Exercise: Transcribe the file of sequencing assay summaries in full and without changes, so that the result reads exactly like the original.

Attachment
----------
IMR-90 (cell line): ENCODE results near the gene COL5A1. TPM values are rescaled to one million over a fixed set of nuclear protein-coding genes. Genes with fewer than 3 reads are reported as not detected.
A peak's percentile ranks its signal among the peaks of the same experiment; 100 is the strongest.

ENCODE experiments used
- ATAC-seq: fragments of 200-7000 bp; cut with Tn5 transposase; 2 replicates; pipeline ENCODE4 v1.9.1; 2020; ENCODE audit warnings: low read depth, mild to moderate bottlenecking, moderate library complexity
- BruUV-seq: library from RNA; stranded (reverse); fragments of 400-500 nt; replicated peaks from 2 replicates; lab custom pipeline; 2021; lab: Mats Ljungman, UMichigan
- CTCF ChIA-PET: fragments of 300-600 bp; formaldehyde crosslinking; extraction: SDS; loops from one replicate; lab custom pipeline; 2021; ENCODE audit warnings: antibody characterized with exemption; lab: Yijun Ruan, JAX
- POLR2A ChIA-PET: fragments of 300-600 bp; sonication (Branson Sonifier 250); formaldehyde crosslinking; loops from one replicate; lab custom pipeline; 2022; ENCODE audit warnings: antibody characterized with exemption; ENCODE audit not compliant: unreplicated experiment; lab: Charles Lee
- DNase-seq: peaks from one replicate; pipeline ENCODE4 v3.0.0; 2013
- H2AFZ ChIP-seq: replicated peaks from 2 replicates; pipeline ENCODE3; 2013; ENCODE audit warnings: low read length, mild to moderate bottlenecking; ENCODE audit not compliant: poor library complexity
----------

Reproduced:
IMR-90 (cell line): ENCODE results near the gene COL5A1. TPM values are rescaled to one million over a fixed set of nuclear protein-coding genes. Genes with fewer than 3 reads are reported as not detected.
A peak's percentile ranks its signal among the peaks of the same experiment; 100 is the strongest.

ENCODE experiments used
- ATAC-seq: fragments of 200-7000 bp; cut with Tn5 transposase; 2 replicates; pipeline ENCODE4 v1.9.1; 2020; ENCODE audit warnings: low read depth, mild to moderate bottlenecking, moderate library complexity
- BruUV-seq: library from RNA; stranded (reverse); fragments of 400-500 nt; replicated peaks from 2 replicates; lab custom pipeline; 2021; lab: Mats Ljungman, UMichigan
- CTCF ChIA-PET: fragments of 300-600 bp; formaldehyde crosslinking; extraction: SDS; loops from one replicate; lab custom pipeline; 2021; ENCODE audit warnings: antibody characterized with exemption; lab: Yijun Ruan, JAX
- POLR2A ChIA-PET: fragments of 300-600 bp; sonication (Branson Sonifier 250); formaldehyde crosslinking; loops from one replicate; lab custom pipeline; 2022; ENCODE audit warnings: antibody characterized with exemption; ENCODE audit not compliant: unreplicated experiment; lab: Charles Lee
- DNase-seq: peaks from one replicate; pipeline ENCODE4 v3.0.0; 2013
- H2AFZ ChIP-seq: replicated peaks from 2 replicates; pipeline ENCODE3; 2013; ENCODE audit warnings: low read length, mild to moderate bottlenecking; ENCODE audit not compliant: poor library complexity